I've been reluctant to mention this here, for fear of jinxing a still inchoate new thing, but I appear to be moving towards (and into) a new book project, inspired by one of the small sidelights in the Piketty article that I coauthored with Joe Bankman (and that we will soon be posting on SSRN).
There's a short section of that article, representing one of my parts of this true joint project, in which we discuss Piketty's much-noted discussion of literature to help illuminate past rentier societies that he believes may tell us something about the future. In particular, he discusses Austen and Balzac. We quibble with his use of Balzac (who describes not just rentier society but more particularly the struggles of would-be arrivistes), and then briefly note other 19th and 20th century literature that is also about adventurers and arrivistes, before briefly commenting on Wodehouse's Bertie Wooster, who is the true comic embodiment of rentiers' decline amid the mid-20th century Great Easing.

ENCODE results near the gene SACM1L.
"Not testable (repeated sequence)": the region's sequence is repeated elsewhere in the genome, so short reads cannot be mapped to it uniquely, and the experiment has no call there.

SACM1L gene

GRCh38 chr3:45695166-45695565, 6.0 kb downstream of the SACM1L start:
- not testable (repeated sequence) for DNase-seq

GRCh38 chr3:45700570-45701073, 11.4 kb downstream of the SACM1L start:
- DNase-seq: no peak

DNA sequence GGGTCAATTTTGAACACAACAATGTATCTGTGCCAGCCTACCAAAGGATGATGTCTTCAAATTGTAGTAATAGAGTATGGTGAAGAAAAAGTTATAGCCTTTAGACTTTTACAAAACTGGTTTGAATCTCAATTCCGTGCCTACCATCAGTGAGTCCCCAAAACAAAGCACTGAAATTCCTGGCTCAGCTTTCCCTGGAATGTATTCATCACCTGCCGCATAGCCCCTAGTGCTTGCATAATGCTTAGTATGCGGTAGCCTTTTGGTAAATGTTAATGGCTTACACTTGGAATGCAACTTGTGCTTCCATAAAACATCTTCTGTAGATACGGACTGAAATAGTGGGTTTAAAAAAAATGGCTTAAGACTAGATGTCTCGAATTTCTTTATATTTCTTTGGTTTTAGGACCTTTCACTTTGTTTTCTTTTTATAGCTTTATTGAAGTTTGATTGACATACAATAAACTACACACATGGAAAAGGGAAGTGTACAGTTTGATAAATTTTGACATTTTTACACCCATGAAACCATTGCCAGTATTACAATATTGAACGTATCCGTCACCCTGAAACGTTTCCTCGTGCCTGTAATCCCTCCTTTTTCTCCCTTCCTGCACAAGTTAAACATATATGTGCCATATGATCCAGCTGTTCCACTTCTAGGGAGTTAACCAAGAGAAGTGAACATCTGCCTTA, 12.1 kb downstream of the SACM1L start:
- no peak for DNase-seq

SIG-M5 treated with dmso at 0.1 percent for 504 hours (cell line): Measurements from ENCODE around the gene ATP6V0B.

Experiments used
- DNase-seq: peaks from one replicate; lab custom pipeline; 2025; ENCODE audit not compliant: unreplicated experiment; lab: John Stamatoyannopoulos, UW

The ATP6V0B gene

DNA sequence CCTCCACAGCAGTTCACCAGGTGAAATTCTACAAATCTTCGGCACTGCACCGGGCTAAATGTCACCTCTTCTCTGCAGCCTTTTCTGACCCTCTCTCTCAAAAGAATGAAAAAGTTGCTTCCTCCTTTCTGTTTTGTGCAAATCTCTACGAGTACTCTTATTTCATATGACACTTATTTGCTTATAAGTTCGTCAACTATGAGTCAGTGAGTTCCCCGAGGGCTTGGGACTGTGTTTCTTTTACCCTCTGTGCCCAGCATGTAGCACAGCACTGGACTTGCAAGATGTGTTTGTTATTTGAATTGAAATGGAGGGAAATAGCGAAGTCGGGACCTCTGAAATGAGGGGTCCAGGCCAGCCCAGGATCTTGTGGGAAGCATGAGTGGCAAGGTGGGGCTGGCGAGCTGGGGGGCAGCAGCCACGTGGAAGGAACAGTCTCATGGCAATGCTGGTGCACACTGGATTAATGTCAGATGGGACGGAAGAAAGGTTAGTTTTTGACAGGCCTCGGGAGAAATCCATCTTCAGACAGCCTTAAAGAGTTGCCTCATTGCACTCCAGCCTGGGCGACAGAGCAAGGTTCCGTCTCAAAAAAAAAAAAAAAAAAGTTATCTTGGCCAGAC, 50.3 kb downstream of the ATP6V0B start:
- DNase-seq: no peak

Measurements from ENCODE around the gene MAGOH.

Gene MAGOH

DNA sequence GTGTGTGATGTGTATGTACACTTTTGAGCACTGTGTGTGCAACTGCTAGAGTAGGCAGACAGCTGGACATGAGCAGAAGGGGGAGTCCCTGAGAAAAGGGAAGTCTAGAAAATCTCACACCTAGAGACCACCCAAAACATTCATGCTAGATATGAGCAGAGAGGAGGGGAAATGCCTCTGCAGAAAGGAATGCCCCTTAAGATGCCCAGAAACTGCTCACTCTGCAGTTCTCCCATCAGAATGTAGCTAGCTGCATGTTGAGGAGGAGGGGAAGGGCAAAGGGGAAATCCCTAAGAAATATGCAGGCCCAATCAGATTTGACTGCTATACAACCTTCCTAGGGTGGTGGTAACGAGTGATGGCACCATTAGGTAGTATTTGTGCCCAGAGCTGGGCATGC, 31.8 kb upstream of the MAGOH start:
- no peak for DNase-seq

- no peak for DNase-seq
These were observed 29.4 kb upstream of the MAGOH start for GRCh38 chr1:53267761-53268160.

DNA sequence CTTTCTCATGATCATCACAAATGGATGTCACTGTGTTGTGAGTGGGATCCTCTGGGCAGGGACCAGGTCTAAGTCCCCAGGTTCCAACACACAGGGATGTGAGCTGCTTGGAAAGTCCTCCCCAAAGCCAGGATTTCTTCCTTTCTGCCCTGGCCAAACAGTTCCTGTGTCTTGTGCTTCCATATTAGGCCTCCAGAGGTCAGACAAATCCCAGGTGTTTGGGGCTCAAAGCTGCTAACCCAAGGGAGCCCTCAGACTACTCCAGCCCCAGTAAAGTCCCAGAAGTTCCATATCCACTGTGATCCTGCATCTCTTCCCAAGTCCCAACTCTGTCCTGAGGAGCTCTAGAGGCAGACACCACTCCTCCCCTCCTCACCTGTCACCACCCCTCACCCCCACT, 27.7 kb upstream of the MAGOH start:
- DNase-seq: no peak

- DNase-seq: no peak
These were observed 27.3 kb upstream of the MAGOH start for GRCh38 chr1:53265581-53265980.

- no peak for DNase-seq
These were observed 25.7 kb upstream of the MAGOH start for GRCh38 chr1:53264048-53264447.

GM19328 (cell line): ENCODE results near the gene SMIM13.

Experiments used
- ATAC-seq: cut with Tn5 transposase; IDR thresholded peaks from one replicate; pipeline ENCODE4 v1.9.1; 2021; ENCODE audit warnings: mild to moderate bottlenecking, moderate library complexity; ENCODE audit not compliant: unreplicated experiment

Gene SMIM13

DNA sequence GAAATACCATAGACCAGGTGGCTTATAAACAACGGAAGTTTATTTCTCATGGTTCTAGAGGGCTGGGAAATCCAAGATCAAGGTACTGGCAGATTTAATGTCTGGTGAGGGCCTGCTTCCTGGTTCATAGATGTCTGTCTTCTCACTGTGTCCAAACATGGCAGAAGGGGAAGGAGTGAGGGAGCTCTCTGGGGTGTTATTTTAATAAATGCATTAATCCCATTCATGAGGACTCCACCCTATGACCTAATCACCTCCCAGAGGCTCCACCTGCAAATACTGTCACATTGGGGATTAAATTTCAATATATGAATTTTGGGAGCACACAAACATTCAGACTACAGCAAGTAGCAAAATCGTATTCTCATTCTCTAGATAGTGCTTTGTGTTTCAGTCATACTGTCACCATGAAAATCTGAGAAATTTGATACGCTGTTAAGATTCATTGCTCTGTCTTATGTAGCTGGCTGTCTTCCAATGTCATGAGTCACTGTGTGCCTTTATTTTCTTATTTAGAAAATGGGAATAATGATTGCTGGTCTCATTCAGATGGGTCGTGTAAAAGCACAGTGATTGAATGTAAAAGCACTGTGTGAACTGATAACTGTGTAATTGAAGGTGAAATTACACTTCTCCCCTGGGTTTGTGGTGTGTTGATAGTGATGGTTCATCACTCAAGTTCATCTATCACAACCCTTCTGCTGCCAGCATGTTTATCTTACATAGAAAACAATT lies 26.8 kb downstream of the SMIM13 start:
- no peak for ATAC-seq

This may, I am hoping, end up inspiring a book that, if it meets its objectives, will be fun both to write and to read, discussing the wealthy and the arrivistes, along with underlying social attitudes about both and their evolution over time, in fiction of my choice over the last two-plus centuries (e.g., Austen, Balzac, and Wodehouse, among others). I'll be looking at the fictional worlds in these books, not in any close detail at the actual contemporaneous societies, and with no presumption that the books I choose to write about are the "right" ones in any sense other than that I personally find them fun and interesting (and usually, though not always, of high literary merit).